Five mistakes parents make funding a college education and what you can do to avoid them
Parents hear about the importance of saving for their child’s college expenses even before their little sweetie is born, and most truly want to stash away money. But somehow few of us are on track.
A 2012 Certified Financial Planner Board of Standards survey found that only 48 percent of parents who want to send their child to college have saved or invested money, and half of them feel behind in their efforts.
The good news is that you can learn from others’ mistakes—and correct your own. Some common mistakes today’s parents are making:
1. Only thinking about the first semester
“This is one of the big things we see,” says Cary Sawyer, vice president of finance at Virginia Wesleyan College. “Parents aren’t even thinking about the first year, just the first bill for the first semester. Think about four years early on. Too many people think ‘it’ll take care of itself.’”
If college is fast approaching, Sawyer recommends asking about colleges’ payment plans.
“Once your child is accepted, start on the plan,” he notes. “You usually can send in your acceptance in May and start paying in June; even a few months earlier (from the start of classes) can lower your monthly payment and make it a little more manageable.”
2. Not understanding compound interest
Laura Laing, a Virginia native and author of Math for Grownups (Adams Media, $14.95; www.mathforgrownups.com), explains that compound interest can work for you or against you. If you save early, compound interest means you receive interest on both the money you saved and on earlier interest added to your account.
“If you are earning compound interest, your savings will grow more quickly. But it works against you if you owe money. What you owe grows more quickly over time,” Laing explains. “In terms of college costs, then, it makes much more sense to save money than it does to borrow money. If you spend savings on a college education, you spend only what you owe. If you borrow money for a college education, you spend what you owe, plus the interest that has accrued.”
3. Thinking it’s a good idea for the student to take out a loan—when another option could exist
Having your child pay for some of college teaches responsibility, but if he needs a loan to do so, it’s better if he takes it from the Bank of Mom and Dad, if at all possible.
“Otherwise, we’re strapping our kids with extremely high debt that is earning compounded interest over time (see number two),” says Laing. “In short, loans require kids to pay much more for their college educations than parents would have if they had put money away. Plus there are special education savings plans that offer tax benefits to parents.”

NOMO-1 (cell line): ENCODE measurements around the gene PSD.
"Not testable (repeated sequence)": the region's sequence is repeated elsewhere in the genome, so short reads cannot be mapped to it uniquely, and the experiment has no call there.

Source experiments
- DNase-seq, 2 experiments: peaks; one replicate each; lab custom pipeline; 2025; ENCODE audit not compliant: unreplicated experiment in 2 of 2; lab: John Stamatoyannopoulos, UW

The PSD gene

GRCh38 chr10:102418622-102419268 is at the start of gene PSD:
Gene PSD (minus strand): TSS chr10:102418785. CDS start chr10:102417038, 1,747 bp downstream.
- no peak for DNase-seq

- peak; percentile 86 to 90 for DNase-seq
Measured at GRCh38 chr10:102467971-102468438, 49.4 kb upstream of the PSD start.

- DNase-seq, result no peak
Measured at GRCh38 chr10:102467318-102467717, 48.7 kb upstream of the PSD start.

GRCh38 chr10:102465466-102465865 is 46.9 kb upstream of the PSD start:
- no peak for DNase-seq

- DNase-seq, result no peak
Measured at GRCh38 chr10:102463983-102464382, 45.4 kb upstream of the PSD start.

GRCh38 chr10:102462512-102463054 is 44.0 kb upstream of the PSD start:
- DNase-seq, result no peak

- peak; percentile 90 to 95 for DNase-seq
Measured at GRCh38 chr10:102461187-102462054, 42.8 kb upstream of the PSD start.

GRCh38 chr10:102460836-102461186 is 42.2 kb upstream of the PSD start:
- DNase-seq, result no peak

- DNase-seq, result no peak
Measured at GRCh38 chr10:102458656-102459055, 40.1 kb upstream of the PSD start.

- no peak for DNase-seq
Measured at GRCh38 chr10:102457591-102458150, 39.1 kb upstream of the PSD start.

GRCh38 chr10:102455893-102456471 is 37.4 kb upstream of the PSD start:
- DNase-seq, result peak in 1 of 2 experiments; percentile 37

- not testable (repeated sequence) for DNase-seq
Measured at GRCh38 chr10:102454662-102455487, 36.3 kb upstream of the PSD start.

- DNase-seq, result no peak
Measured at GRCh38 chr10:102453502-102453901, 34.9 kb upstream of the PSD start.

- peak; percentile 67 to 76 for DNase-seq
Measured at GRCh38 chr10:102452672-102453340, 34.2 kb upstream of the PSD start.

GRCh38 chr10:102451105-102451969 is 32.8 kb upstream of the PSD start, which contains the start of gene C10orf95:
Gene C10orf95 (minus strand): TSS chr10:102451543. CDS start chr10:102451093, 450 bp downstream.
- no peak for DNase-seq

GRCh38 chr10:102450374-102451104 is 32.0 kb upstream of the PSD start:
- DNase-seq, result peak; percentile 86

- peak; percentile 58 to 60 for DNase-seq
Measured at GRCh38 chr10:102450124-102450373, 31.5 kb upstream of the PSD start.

4. Not completing financial aid forms
No matter what, fill out the federal financial aid forms—and do so completely and on schedule.
“Some parents start the forms and don’t finish right away,” says Sawyer. “You want to fill out the forms as soon as possible, so it’s ready in the fall and you might receive federally backed loans like the Stafford loans, Pell grants and parent PLUS loans. The government wants to verify information, and that takes time. We see students who might have money pending, but they don’t have it in time for the start of school because their parents waited too long to fill out that FAFSA (Free Application for Federal Student Aid).”
5. Overlooking all the costs
“Think about the book costs,” says Sawyer. “It could be $500 a semester. If you want to rent books from an outside company, do so early, and be sure to return them on time or you face high fees.”
Sawyer also mentions fees charged by the colleges for a variety of services and activities—something parents didn’t face often when they were in school. Nowadays, schools list tuition, room and board, and fees. Parents expect to see $200 or $300, like they might have paid for fees. Instead, the number could be $4,000.
“Often state schools add a lot of fees because they are not allowed to raise tuition as much as they really need to,” says Sawyer. “Sometimes a private school will look more expensive until you look at the public school fees and compare.”
And be sure to compare scholarship and aid packages: The totals listed on the colleges’ websites aren’t what you’ll pay. Parents and students should only consider the information—and aid packages—each school personally presents to them.
“The cost is not always the sticker price you see,” Sawyer continues. “Sometimes private schools look more expensive, and it’s not the case when you compare the fees and the aid packages.”